It was exhausting reading through the lack of empathy and the seeming lack of desire to try to understand.

    What more can I do than say, as I did, “We should all have compassion for the pain and difficulty of others whether or not we share or understand it.” Still, this post isn’t about my feelings. It’s about what transgenderism is and how we, as a society, should deal with it.

    What stood out to me the most was that it doesn’t sound like you know any real transgender people. Have you ever tried to get to know any (even just online), read their stories, etc.?

    I know exactly two that I know of in real life. Not really well, only peripherally through theater. And, guess what, we don’t sit around talking about their transgenderism. When I’ve been around them we talk about the same things all the other people in the group are talking about (the rehearsal schedule, the show, the technical issues, the weather, the presidential race, etc.).

    As for online, yes, I’ve read quite a bit over the years although it’s not my major life focus. Still, it’s a current and consequential issue, so I’m talking about it.

    So, from the post and comments, it sounds like you don’t trust other people to know the gender of their spirit, because it’s based on feelings.

    Nope, I don’t. I don’t trust anyone who speaks outside the realm of science, reason, common sense, or common experience. Thus the questions that remain yet unanswered.

    But this kind of comment always makes me wonder about something. I have pretty openly expressed my feelings about having bold, unpopular opinions about this (mainly, “I don’t get it, it makes no sense”). So why don’t you respect my feelings on the issue? Why can’t I be my authentic self and garner your support?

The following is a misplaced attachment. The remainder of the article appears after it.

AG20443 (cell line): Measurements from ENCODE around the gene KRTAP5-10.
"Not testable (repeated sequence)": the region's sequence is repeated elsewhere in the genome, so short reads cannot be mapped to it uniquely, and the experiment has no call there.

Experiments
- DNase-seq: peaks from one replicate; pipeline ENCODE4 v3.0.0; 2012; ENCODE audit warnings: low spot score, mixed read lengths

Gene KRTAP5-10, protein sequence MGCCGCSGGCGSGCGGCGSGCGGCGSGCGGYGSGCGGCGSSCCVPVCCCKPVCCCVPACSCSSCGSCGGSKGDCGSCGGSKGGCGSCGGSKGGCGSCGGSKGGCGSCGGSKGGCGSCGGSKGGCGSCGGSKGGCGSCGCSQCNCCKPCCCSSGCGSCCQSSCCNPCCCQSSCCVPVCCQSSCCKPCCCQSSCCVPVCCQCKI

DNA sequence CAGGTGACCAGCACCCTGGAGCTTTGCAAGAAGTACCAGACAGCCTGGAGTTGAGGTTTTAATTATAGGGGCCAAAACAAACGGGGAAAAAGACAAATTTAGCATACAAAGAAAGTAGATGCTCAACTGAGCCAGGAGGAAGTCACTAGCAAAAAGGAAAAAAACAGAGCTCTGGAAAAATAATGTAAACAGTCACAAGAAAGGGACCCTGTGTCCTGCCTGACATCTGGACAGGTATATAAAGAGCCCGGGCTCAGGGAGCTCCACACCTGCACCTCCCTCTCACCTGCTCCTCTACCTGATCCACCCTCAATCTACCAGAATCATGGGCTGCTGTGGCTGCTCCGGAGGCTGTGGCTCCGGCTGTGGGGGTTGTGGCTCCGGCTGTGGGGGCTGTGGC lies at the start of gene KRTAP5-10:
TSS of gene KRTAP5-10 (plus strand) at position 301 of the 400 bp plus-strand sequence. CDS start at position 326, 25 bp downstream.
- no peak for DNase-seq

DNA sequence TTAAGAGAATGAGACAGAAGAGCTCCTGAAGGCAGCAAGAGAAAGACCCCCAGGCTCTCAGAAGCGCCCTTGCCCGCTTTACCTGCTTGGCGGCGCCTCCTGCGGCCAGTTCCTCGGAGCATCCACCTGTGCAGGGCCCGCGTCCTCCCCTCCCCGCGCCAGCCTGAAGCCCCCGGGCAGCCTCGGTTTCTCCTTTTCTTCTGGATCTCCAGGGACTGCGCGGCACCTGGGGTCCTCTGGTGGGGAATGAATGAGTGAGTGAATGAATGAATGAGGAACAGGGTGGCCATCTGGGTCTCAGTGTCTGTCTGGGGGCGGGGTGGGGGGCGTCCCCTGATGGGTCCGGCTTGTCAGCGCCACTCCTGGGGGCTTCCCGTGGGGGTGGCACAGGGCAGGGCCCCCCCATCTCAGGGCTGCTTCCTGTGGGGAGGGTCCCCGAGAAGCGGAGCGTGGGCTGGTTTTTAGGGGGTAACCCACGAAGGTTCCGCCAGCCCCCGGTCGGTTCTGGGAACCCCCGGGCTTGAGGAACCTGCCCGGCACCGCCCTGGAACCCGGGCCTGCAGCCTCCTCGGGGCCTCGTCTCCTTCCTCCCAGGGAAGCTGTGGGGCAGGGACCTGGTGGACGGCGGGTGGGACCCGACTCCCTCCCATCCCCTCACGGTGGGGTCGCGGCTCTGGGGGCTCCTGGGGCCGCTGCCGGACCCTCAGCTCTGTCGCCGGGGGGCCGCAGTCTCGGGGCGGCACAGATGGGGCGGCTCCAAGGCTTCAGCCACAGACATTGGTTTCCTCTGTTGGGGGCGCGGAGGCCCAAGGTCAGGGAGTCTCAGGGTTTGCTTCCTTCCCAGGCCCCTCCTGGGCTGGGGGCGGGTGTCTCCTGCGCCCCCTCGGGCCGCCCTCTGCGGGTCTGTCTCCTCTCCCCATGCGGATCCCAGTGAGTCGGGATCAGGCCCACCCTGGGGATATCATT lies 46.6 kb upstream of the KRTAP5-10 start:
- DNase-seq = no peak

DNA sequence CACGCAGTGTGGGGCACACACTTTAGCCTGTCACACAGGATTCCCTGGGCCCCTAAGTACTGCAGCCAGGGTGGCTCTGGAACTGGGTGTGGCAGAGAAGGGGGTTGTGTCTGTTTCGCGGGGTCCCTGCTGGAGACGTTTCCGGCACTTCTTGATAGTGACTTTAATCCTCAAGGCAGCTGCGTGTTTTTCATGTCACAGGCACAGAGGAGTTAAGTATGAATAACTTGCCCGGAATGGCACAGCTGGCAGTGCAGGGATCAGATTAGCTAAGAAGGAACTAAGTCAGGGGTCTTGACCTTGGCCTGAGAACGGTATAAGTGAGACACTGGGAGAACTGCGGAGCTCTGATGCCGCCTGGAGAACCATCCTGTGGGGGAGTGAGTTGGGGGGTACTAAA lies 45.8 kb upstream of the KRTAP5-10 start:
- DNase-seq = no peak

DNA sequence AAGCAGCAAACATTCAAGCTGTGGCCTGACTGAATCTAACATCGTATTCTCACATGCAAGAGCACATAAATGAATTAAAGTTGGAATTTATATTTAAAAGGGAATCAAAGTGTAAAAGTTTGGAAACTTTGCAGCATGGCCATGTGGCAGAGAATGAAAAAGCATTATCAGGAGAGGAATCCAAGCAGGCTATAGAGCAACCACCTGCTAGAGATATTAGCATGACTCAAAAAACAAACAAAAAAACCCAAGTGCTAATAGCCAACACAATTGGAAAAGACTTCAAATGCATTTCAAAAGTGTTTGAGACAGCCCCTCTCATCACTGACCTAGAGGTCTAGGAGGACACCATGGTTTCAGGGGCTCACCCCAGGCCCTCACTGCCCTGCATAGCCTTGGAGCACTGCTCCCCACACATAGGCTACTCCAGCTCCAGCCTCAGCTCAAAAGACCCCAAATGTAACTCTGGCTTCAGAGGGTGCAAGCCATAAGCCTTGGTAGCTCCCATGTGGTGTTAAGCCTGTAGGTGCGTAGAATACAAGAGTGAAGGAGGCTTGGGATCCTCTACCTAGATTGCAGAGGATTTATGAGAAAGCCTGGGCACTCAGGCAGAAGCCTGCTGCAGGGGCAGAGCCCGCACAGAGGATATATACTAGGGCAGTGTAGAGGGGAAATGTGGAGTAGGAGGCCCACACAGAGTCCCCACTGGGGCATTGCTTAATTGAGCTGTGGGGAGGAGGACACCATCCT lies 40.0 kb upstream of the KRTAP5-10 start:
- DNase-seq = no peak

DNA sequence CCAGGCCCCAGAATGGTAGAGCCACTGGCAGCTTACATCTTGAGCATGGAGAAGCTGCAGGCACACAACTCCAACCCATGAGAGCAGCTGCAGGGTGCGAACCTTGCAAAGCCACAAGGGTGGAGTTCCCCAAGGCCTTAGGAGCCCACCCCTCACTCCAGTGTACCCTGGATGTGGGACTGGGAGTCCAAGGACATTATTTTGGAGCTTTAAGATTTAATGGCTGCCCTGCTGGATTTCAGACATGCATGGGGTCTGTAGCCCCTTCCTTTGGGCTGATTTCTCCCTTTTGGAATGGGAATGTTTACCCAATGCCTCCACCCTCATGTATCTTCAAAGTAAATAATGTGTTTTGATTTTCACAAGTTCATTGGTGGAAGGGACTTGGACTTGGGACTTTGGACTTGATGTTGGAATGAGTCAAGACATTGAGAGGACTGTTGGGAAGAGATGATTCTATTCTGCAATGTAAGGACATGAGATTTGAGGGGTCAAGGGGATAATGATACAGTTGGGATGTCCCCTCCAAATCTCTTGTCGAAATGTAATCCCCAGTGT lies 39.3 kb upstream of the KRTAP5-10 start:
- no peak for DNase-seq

Why is it courageous and bold to claim to be a gender you, in fact, are not, but it’s not courageous and boldly ask questions about a current cultural trend?

    All that said, I’d love it if you could/would address some of the actual questions I posed. They are utterly sincere and foundational to why I lean hard toward the idea that transgenderism is simply a painful mental illness that should be addressed.
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  • Alison Moore Smith June 18, 2015, 2:21 am

    MWG wrote:

    I have had a lot of questions about this issue, too. Instead of reading Wikipedia articles and referencing my college genetics classes, I have spent hours reading the stories of transgender individuals and the stories of their parents. I have wondered if we didn’t have such strong gender norms in our culture if this would be less of an issue. You say that people can dress however they want and do whatever they want regardless of gender, and maybe they can, but they can’t do it free of persecution or the very real threat of violence. I could pull up story after story of violence against cross-dressers/trans individual with a quick google search. I know a couple of trans individuals and have a great deal of respect for them and their personal journeys. Reading the stories has magnified my love and empathy for these fellow travelers in life. Having never experienced the feeling of not being my assigned gender nor the feeling of being attracted to my same gender, it is hard for me to imagine those feelings. But I have felt stuck and alone and misunderstood, and those are the feelings that jump out at me from these stories. I’m not personally willing to hang my hat on a peg that requires me to view these people as less than in some way. Your slippery slope argument is so fallacious to be laughable, except it follows a lot of hurtful comments. To each their own, but I will continue to do my best to understand and support those who live in fear and on the margins of acceptable society.

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  • Alison Moore Smith June 18, 2015, 2:28 am

    I have had a lot of questions about this issue, too. Instead of reading Wikipedia articles and referencing my college genetics classes, I have spent hours reading the stories of transgender individuals and the stories of their parents.

    I didn’t actually read Wikipedia articles. I used the Wikipedia definitions as the basis for the questions. But, yea, I actually do like to research things scientifically.

    While I probably haven’t spent the time you have reading autobiographical material from transgender individuals and their parents, I’ve read into the dozens of hours. I don’t necessarily think that is the best source for factual information, however.

    I have wondered if we didn’t have such strong gender norms in our culture if this would be less of an issue.